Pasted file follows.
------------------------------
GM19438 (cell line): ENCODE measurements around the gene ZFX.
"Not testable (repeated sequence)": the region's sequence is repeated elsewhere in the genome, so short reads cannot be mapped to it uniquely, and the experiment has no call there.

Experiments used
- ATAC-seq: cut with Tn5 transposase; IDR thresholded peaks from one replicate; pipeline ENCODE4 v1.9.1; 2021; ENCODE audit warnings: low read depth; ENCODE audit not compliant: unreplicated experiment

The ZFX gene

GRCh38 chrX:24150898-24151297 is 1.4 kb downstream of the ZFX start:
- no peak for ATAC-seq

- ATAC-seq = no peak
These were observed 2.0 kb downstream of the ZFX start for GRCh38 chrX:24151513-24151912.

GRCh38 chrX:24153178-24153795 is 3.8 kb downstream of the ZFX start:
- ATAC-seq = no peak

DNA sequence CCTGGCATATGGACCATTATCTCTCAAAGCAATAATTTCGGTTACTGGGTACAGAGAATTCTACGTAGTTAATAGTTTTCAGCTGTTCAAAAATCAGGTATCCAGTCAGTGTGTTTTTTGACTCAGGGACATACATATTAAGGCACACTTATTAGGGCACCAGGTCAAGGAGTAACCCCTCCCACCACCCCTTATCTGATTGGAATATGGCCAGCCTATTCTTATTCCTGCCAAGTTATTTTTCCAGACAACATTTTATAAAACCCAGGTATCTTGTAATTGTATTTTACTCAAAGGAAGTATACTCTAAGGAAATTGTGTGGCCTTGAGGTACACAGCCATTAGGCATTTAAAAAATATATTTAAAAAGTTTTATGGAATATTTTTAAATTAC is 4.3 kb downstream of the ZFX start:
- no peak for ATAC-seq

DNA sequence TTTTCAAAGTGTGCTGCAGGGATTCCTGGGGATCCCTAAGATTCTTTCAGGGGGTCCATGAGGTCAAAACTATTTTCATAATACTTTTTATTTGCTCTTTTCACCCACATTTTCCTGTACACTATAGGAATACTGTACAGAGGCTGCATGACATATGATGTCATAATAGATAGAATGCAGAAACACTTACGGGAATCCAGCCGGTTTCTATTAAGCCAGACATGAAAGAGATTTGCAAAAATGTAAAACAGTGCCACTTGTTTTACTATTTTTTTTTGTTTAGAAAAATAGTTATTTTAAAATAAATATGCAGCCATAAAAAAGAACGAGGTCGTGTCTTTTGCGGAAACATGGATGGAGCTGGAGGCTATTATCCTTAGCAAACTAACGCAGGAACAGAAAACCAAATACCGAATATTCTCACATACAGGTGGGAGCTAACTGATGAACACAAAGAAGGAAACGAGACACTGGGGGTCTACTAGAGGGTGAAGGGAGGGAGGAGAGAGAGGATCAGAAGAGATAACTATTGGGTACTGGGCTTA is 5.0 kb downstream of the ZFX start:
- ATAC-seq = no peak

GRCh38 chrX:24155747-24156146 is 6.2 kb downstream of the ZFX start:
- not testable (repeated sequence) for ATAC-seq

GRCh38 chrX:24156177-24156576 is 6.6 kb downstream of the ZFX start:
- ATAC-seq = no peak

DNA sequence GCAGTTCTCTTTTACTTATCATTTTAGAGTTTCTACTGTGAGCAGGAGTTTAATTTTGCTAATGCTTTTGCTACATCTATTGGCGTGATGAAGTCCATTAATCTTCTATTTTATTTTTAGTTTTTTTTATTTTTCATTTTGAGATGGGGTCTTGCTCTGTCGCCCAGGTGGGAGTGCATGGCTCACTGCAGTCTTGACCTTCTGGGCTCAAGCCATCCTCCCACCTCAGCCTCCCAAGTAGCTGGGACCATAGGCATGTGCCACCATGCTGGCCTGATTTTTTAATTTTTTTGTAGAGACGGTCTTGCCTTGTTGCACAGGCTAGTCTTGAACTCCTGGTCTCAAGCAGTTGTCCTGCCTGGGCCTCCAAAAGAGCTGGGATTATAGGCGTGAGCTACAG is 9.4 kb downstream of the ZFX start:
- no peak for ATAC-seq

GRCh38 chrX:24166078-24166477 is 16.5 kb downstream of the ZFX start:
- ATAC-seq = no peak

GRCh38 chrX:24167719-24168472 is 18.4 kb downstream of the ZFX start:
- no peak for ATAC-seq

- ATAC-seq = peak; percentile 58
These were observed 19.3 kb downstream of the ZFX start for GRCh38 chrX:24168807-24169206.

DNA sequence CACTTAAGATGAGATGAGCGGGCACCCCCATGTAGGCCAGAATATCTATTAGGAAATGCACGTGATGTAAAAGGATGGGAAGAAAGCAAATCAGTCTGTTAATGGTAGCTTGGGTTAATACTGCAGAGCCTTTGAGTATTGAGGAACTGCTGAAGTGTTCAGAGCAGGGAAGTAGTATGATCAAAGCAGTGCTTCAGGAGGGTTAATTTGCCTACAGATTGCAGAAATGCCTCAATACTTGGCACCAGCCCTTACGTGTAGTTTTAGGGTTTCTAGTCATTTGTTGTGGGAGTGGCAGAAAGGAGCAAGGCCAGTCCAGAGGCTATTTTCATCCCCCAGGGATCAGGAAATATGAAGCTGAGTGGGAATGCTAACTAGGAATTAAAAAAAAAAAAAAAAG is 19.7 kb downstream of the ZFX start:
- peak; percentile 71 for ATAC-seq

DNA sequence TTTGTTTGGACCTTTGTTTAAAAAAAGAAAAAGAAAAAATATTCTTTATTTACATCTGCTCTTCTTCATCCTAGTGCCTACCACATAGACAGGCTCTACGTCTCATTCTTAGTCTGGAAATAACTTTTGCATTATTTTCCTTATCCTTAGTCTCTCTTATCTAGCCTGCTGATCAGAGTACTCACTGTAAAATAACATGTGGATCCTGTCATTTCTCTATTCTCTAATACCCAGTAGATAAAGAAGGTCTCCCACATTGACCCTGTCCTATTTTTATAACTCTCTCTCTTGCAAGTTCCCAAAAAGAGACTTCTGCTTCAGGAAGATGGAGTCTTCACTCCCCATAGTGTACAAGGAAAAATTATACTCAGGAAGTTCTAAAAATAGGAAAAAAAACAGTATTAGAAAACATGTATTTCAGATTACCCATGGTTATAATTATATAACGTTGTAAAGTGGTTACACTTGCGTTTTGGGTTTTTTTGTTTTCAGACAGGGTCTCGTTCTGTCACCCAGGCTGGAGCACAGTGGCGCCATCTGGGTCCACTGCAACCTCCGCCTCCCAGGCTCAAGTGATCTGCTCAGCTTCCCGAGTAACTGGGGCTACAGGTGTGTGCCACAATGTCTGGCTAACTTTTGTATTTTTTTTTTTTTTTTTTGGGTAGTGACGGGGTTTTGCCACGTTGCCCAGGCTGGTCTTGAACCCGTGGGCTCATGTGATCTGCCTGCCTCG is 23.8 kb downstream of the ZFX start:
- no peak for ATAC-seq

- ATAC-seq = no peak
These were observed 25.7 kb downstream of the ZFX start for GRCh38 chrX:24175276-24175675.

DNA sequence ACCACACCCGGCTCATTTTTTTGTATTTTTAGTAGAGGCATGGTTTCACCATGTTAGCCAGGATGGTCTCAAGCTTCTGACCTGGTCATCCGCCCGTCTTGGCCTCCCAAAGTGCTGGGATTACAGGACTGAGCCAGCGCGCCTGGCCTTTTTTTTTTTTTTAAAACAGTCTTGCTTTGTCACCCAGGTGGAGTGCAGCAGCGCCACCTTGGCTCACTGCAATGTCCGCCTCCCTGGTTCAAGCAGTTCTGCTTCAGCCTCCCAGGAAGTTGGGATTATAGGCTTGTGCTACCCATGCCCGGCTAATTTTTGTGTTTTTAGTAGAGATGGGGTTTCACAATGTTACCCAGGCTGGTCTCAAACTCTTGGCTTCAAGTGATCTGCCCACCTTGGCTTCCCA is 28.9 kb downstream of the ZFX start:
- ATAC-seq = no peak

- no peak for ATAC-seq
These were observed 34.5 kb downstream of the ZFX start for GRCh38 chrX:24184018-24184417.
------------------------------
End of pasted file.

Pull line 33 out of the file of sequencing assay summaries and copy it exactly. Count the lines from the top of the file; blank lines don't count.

These were observed 25.7 kb downstream of the ZFX start for GRCh38 chrX:24175276-24175675.